Another member shared, “It has been suggested a solid color table and a contrasting plate — maybe red and maybe only one thing at a time on the plate. Easier to see and recognize and less confusing.”
Some people with Alzheimer’s have trouble focusing. Consequently, they may become distracted by what’s going on around them during mealtimes. Eliminate distractions by turning off the TV — though playing some pleasant, familiar music may help put you and your loved one at ease.
The Alzheimer’s Association recommends keeping your table setting as simple as possible. Avoid using patterned tablecloths, placemats, and napkins. Remove any unnecessary items from the eating surface, whether it’s reading material, a smartphone, or a vase of flowers.
Some people with Alzheimer’s become frustrated or agitated during mealtime. Often, feeling pressured to eat can lead to further frustrations and a loved one’s wanting to give up at mealtime. To reduce stress and maintain good spirits — for you, your loved one, and other family members — be patient and encouraging during meals. Try to make them fun and friendly. Talk about topics your loved one enjoys, or reminisce about past memories.
Don’t worry about neatness, and let your loved one feed themselves as much as possible. “My husband drops food all the time. I tell him it’s OK, enjoy your food. I’ll clean up later. It makes him feel better and enjoy his meal,” said one member.
Take care not to rush them. Pressure to eat can sometimes become a risk for choking or aspiration (when food enters the airway and lungs) because of poor chewing or rushing to swallow.
Encourage independence, but lend a hand if necessary. “They still want to drink or feed themselves and often fall short of their mouths by 2 to 5 inches. Take your hand and place it under their hand to be a support to them. They see their hand, not yours, so they believe they are still doing it on their own,” a member shared.
If your loved one has difficulty making choices, consider serving only one type of food at a time.
Your loved one’s food tastes may change as they age and as their condition progresses. They may no longer enjoy foods they once liked and may develop a taste for dishes they previously avoided. Some desire sweet foods more than they used to.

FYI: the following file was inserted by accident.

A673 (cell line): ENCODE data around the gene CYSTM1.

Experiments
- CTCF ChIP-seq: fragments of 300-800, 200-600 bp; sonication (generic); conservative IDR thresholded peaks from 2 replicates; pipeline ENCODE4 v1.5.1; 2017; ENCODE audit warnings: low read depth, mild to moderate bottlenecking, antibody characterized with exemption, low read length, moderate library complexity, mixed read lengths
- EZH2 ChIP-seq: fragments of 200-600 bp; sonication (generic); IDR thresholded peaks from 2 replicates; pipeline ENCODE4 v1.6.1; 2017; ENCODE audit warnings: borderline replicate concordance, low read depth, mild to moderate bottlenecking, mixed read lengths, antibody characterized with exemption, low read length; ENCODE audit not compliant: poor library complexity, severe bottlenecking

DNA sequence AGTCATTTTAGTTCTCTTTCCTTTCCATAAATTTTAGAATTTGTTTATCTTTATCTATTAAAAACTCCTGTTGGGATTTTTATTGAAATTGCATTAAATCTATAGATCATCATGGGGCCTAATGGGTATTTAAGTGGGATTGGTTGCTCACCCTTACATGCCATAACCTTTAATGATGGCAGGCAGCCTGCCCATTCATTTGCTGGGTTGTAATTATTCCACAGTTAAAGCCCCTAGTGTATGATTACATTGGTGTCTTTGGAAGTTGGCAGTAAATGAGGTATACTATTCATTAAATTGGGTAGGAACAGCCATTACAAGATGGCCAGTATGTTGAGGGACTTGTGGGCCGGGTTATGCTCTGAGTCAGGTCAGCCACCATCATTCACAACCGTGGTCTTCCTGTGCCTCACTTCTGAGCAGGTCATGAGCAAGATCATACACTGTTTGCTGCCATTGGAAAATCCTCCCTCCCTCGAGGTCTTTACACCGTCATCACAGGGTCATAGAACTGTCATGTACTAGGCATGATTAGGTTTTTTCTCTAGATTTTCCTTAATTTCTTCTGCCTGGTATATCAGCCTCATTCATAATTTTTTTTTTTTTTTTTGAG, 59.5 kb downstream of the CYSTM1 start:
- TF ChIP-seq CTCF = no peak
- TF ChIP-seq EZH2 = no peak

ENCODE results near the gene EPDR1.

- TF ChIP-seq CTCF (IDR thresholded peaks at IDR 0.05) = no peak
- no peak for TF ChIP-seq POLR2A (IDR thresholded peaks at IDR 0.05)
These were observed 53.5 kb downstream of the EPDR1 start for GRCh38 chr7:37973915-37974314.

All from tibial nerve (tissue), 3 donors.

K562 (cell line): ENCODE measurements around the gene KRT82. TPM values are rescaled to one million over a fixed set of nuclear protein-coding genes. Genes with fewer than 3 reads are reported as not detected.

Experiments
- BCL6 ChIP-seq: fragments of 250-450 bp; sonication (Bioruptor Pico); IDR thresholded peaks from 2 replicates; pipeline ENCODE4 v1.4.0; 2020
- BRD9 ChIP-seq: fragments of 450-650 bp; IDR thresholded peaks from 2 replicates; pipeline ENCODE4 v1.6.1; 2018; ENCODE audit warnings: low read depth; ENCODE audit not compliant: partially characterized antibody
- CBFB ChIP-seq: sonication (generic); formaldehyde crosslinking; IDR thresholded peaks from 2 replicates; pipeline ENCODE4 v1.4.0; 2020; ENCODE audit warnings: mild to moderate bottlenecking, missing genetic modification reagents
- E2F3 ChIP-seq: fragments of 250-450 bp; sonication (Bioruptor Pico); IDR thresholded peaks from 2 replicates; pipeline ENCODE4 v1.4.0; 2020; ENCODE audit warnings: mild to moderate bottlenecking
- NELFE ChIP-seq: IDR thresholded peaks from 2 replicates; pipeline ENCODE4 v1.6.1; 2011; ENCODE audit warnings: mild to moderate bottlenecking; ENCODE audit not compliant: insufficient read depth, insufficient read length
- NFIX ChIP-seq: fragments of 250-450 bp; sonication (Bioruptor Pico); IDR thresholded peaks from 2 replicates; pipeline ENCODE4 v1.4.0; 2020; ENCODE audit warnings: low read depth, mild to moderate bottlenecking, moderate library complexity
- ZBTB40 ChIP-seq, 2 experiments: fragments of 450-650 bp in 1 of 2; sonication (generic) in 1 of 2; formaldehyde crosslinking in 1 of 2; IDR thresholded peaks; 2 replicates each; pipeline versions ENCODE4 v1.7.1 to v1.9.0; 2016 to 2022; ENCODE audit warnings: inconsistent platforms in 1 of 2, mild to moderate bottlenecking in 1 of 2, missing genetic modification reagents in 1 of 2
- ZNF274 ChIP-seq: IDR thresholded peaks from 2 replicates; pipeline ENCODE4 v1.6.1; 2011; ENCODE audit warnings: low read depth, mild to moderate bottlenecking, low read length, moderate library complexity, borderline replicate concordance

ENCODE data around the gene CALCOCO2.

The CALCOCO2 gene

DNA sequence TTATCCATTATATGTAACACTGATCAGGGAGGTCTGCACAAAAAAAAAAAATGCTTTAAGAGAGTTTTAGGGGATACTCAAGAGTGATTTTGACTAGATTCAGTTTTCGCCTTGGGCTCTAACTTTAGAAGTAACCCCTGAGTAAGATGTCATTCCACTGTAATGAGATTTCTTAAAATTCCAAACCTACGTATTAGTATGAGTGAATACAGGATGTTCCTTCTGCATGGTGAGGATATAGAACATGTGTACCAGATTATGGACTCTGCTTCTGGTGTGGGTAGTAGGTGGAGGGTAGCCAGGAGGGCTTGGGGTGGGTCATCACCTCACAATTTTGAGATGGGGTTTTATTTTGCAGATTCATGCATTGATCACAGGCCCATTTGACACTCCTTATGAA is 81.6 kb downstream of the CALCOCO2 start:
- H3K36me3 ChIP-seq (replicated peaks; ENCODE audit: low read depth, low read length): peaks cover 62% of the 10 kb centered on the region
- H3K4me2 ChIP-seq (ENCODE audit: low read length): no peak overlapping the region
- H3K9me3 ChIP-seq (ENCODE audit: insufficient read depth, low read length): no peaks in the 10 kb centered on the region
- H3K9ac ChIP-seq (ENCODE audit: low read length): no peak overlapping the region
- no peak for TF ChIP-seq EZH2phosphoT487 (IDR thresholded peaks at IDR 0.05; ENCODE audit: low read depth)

“My husband’s likes and dislikes are constantly changing,” a member shared. “He now dislikes some foods he has loved all his life. He dislikes spicy food but will order spicy food despite my warnings. He is diabetic but loves sweets and wants them all the time. Also chips. He will buy multiple bags of chips. I do what I can. I do want him to have choices, as many are gone, so it's a struggle.”
They also may not like certain food textures. “My father doesn’t like certain textures, like fruit in yogurts or hard vegetables. Everything needs to be soft, not too soft,” a member shared.
To make food more appealing, consider:
Additionally, they may eat more if you serve smaller meals and snacks throughout the day instead of three large meals.
Getting regular physical activity can improve your loved one’s appetite and support their overall well-being. If your loved one is in the early to middle stages of dementia, look for ways to engage them in moderately strenuous physical activity for 150 minutes per week. This is around 30 minutes, five days per week, but the 30 minutes can be broken up in shorter sessions throughout the day. Opt for activities your loved one enjoys and can perform comfortably.
Individuals with later-stage dementia may fare better with movements such as transitioning from sitting to standing positions, walking short distances, or switching chairs throughout the day.
Before trying any new physical activities, it may be worthwhile to consult with their physician to determine what may or may not be appropriate, depending on your loved one’s health and other conditions they may have.
On myALZteam, the social network and online support group for people with Alzheimer’s and their loved ones, more than 85,000 members come together to ask questions, give advice, and share their stories with others who understand life with Alzheimer’s disease.
Do you have a loved one who has difficulty eating? What strategies have you tried to support them? Share your story in the comments below, or start a conversation by posting on your Activities page.